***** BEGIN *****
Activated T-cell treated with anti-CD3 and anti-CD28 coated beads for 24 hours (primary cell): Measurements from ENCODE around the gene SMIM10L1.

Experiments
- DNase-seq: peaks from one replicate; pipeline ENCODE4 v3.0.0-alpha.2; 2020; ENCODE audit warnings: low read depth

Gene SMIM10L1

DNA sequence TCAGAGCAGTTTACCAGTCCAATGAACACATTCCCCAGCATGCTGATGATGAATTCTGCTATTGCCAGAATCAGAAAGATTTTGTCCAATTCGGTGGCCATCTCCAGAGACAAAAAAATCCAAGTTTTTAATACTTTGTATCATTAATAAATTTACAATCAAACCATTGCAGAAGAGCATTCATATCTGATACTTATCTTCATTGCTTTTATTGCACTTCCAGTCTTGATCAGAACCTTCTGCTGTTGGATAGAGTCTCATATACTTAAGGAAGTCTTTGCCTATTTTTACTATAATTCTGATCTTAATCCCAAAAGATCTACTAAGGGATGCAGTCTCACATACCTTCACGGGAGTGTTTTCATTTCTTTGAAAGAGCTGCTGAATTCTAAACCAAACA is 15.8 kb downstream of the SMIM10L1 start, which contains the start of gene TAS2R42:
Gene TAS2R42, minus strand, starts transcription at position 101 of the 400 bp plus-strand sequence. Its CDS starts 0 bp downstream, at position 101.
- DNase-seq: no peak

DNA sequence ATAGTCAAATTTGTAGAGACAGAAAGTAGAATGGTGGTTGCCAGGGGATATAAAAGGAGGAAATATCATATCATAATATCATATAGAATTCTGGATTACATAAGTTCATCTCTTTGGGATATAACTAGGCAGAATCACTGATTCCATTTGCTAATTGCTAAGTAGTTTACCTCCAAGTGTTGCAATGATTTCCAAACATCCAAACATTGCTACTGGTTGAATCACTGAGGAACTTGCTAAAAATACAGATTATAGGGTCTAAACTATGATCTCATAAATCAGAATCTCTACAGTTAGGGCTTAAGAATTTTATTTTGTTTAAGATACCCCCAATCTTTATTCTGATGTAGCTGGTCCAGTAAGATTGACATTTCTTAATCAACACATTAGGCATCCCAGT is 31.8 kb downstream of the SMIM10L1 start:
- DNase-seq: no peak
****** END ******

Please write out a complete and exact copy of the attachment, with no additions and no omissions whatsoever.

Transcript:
Activated T-cell treated with anti-CD3 and anti-CD28 coated beads for 24 hours (primary cell): Measurements from ENCODE around the gene SMIM10L1.

Experiments
- DNase-seq: peaks from one replicate; pipeline ENCODE4 v3.0.0-alpha.2; 2020; ENCODE audit warnings: low read depth

Gene SMIM10L1

DNA sequence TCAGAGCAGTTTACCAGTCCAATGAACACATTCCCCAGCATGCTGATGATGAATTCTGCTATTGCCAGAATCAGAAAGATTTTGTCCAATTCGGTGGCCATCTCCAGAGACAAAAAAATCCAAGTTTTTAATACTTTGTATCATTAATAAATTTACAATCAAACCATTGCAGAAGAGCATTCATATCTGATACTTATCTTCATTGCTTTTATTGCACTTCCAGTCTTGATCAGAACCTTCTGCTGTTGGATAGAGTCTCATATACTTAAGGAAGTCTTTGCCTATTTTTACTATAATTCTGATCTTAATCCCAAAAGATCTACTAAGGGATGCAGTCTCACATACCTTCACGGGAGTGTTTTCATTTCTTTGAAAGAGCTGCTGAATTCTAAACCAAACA is 15.8 kb downstream of the SMIM10L1 start, which contains the start of gene TAS2R42:
Gene TAS2R42, minus strand, starts transcription at position 101 of the 400 bp plus-strand sequence. Its CDS starts 0 bp downstream, at position 101.
- DNase-seq: no peak

DNA sequence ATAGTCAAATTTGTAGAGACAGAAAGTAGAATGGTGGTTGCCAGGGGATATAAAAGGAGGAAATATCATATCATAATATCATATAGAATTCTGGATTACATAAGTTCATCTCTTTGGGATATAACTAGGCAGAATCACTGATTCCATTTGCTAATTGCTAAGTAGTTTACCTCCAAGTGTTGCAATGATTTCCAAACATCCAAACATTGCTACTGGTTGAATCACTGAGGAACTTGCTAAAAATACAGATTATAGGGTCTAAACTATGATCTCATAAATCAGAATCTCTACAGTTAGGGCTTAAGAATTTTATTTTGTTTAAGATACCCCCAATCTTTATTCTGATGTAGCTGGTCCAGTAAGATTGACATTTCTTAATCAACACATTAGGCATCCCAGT is 31.8 kb downstream of the SMIM10L1 start:
- DNase-seq: no peak